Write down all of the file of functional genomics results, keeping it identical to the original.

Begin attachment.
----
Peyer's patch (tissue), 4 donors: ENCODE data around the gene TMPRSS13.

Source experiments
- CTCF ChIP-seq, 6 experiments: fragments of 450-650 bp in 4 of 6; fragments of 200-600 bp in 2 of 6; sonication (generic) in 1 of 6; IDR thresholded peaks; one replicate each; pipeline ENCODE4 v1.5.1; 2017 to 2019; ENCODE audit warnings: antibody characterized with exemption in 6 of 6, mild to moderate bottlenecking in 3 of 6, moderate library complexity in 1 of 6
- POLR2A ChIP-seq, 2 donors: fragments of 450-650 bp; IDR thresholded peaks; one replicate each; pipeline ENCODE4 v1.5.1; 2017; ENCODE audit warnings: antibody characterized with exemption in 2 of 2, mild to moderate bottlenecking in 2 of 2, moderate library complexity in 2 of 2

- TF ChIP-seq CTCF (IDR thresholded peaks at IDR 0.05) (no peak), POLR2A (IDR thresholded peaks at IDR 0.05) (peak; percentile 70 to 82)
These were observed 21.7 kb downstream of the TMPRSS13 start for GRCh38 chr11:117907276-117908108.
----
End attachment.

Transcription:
Peyer's patch (tissue), 4 donors: ENCODE data around the gene TMPRSS13.

Source experiments
- CTCF ChIP-seq, 6 experiments: fragments of 450-650 bp in 4 of 6; fragments of 200-600 bp in 2 of 6; sonication (generic) in 1 of 6; IDR thresholded peaks; one replicate each; pipeline ENCODE4 v1.5.1; 2017 to 2019; ENCODE audit warnings: antibody characterized with exemption in 6 of 6, mild to moderate bottlenecking in 3 of 6, moderate library complexity in 1 of 6
- POLR2A ChIP-seq, 2 donors: fragments of 450-650 bp; IDR thresholded peaks; one replicate each; pipeline ENCODE4 v1.5.1; 2017; ENCODE audit warnings: antibody characterized with exemption in 2 of 2, mild to moderate bottlenecking in 2 of 2, moderate library complexity in 2 of 2

- TF ChIP-seq CTCF (IDR thresholded peaks at IDR 0.05) (no peak), POLR2A (IDR thresholded peaks at IDR 0.05) (peak; percentile 70 to 82)
These were observed 21.7 kb downstream of the TMPRSS13 start for GRCh38 chr11:117907276-117908108.